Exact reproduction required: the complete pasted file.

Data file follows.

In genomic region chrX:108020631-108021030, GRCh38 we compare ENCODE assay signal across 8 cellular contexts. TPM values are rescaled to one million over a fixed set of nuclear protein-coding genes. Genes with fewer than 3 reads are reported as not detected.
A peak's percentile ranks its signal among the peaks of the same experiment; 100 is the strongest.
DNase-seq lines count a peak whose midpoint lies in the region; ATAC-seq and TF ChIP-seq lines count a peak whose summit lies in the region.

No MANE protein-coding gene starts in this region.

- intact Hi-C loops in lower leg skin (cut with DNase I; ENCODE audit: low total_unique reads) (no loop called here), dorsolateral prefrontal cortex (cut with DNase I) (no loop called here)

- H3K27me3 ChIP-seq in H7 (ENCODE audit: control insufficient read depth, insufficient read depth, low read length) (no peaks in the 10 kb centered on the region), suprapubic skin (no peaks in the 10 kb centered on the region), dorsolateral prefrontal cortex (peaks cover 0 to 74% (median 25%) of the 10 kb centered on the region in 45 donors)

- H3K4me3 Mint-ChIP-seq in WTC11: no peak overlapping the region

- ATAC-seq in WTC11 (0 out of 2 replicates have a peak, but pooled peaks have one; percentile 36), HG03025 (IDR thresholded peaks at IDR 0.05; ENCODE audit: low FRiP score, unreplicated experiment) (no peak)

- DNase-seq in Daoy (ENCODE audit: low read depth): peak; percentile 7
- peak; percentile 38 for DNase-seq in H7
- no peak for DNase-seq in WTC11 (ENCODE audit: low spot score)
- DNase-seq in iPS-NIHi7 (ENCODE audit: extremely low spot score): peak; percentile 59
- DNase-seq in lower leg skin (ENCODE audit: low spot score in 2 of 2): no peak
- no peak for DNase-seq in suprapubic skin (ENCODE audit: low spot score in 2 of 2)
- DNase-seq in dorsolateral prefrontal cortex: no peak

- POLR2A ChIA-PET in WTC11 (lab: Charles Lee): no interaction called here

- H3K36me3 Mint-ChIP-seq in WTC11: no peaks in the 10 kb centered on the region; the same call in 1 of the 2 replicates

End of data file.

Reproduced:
In genomic region chrX:108020631-108021030, GRCh38 we compare ENCODE assay signal across 8 cellular contexts. TPM values are rescaled to one million over a fixed set of nuclear protein-coding genes. Genes with fewer than 3 reads are reported as not detected.
A peak's percentile ranks its signal among the peaks of the same experiment; 100 is the strongest.
DNase-seq lines count a peak whose midpoint lies in the region; ATAC-seq and TF ChIP-seq lines count a peak whose summit lies in the region.

No MANE protein-coding gene starts in this region.

- intact Hi-C loops in lower leg skin (cut with DNase I; ENCODE audit: low total_unique reads) (no loop called here), dorsolateral prefrontal cortex (cut with DNase I) (no loop called here)

- H3K27me3 ChIP-seq in H7 (ENCODE audit: control insufficient read depth, insufficient read depth, low read length) (no peaks in the 10 kb centered on the region), suprapubic skin (no peaks in the 10 kb centered on the region), dorsolateral prefrontal cortex (peaks cover 0 to 74% (median 25%) of the 10 kb centered on the region in 45 donors)

- H3K4me3 Mint-ChIP-seq in WTC11: no peak overlapping the region

- ATAC-seq in WTC11 (0 out of 2 replicates have a peak, but pooled peaks have one; percentile 36), HG03025 (IDR thresholded peaks at IDR 0.05; ENCODE audit: low FRiP score, unreplicated experiment) (no peak)

- DNase-seq in Daoy (ENCODE audit: low read depth): peak; percentile 7
- peak; percentile 38 for DNase-seq in H7
- no peak for DNase-seq in WTC11 (ENCODE audit: low spot score)
- DNase-seq in iPS-NIHi7 (ENCODE audit: extremely low spot score): peak; percentile 59
- DNase-seq in lower leg skin (ENCODE audit: low spot score in 2 of 2): no peak
- no peak for DNase-seq in suprapubic skin (ENCODE audit: low spot score in 2 of 2)
- DNase-seq in dorsolateral prefrontal cortex: no peak

- POLR2A ChIA-PET in WTC11 (lab: Charles Lee): no interaction called here

- H3K36me3 Mint-ChIP-seq in WTC11: no peaks in the 10 kb centered on the region; the same call in 1 of the 2 replicates